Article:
Provide and participate in LGBTQIA+ training. Have your staff and you spent adequate time to learn about correct LGBTQIA+ terminology? Have you reviewed the training offered by various organizations like CDE-approved Gender Spectrum, Trevor Project or others to see what they may provide? Consider training both certificated and classified staff, especially those who come in contact more frequently with students. Beyond teachers and administrators, counselors, office staff, psychologists, non-teacher coaches, paraeducators, custodians, food service staff, playground/security staff and bus drivers are among those who interact with students regularly.
Review and use student data to inform staff development needs. It’s relatively easy to obtain data related to race/ethnicity, socioeconomic, language, etc. but not so for LGBTQIA+. Not only does the CHKS provide data related to how students identify, much more data related to their experiences is provided by this survey. If you want more detailed information related to the challenges LGBTQIA+ students encounter, consider using the CHKS Gender Identity and Sexual Orientation-Based Harassment Module for grades 9 and 11. Site, district and state reports are available for all CHKS surveys. Your CHKS data is aligned with LCAP requirements, another reason to administer the survey. Use the data from some of the surveys included in this article to provide ideas and consider using the survey template provided by GLSEN on their website to develop a custom survey for your own site or district. Track bullying incidents based on sexual orientation and gender identity and review these data regularly.
Participate in the Equality California Institute’s Safe and Supportive Schools Report Card Survey. Though responding to surveys may be time consuming, isn’t it worth the time to find out how your school(s) are doing related to the well-being of your LGBTQIA+ students? There is a good chance the next iteration of the survey will be shorter but will maintain the same five areas of focus to assist you as you self-assess your policies and actions affecting your students. If you’ve already been participating in this survey, thank you, and, please continue to do so. Again, these data may serve to guide you as you strive to improve your LGBTQ+ students’ experiences in school.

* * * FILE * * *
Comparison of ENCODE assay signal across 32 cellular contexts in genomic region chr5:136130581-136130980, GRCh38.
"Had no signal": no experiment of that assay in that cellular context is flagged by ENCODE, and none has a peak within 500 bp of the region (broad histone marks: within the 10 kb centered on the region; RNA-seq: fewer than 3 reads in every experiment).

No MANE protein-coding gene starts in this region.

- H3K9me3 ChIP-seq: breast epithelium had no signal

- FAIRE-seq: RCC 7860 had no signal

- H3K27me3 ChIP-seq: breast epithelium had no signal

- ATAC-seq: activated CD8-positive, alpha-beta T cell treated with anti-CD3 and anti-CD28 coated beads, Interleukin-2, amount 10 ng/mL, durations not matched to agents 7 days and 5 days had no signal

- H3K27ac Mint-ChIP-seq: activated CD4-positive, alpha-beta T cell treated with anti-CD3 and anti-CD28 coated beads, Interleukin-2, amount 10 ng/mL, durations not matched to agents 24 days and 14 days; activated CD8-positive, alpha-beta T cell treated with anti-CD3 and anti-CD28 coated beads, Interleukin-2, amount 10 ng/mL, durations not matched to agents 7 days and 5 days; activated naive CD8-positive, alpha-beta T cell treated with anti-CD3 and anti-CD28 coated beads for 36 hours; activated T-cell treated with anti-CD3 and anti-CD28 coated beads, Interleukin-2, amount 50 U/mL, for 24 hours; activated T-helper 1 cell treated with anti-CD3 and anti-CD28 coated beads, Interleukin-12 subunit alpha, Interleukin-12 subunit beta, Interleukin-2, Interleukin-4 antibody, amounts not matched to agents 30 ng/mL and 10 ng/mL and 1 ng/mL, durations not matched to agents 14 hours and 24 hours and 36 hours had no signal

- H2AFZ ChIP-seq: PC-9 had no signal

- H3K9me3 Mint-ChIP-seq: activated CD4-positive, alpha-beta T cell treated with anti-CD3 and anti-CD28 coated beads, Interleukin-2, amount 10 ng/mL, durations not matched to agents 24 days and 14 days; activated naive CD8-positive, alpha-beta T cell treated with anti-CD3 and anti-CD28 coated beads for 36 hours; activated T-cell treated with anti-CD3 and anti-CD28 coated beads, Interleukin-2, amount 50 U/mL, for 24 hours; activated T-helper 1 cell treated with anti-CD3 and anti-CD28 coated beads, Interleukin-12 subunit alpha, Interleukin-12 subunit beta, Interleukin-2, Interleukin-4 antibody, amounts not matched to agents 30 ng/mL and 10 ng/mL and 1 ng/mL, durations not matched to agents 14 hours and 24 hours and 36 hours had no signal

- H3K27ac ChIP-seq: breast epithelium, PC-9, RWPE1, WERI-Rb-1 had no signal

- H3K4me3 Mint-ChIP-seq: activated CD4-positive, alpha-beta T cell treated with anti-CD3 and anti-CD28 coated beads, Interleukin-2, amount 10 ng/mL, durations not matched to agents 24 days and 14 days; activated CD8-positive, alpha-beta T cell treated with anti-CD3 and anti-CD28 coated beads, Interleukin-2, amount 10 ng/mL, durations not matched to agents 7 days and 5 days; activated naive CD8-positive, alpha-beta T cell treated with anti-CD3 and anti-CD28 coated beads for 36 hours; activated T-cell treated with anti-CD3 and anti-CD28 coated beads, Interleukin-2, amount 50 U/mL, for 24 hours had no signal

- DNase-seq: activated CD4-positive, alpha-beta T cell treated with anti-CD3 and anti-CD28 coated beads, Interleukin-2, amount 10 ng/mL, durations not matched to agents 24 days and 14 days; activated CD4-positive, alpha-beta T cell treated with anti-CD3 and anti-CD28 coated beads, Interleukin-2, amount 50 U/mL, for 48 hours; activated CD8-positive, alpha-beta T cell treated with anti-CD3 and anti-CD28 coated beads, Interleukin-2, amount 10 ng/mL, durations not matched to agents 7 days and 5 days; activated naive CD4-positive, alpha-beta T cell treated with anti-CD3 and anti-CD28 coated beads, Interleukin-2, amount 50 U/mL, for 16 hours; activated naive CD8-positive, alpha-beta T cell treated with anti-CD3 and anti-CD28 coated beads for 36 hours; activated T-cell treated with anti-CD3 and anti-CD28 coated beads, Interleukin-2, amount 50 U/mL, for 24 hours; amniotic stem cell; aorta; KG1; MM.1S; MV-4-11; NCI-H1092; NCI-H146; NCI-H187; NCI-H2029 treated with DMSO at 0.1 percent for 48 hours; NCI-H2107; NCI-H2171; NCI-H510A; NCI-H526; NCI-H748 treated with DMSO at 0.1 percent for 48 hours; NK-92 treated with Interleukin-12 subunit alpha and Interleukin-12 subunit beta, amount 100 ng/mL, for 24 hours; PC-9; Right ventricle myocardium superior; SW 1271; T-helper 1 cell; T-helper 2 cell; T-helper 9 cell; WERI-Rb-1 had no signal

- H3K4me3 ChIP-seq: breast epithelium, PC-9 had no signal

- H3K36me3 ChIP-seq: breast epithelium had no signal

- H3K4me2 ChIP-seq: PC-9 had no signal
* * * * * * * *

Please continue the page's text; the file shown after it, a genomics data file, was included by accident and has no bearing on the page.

Enforce laws and policies. At this point in time, all staff should be very aware of laws and policies specifically supporting the rights of LGBTQIA+ students. SB 48, also known as the FAIR Act, has been in effect since 2012 and requires the inclusion of LGBTQIA+ people (among many other marginalized groups) to be included in H/SS instruction and materials. A sampling of other important laws include: AB 9 (Seth’s Law) an anti-bullying measure that includes perceived sexual orientation and gender-expression-based bullying; AB 1266 School Success and Opportunity Act, requiring all K-12 students access to school facilities and programs in accordance with their gender identity; AB 329 California Healthy Youth Act requires sexual health education be LGBTQIA+ inclusive and HIV education to be evidence-based; AB 2246 Suicide Prevention Policies in Schools requires schools adopt suicide prevention policies for grades 7-12 that specifically address the needs of LGBTQIA+ youth and other high-risk groups; AB 493 Safe and Supportive Schools Act created a CDE-hosted website with LGBTQIA+ focused resources for school districts. Also, be aware of the federal provisions of Title IX and Family Educational Rights and Rights Privacy Act. For more information and laws, please go to the CDE or ACLU websites.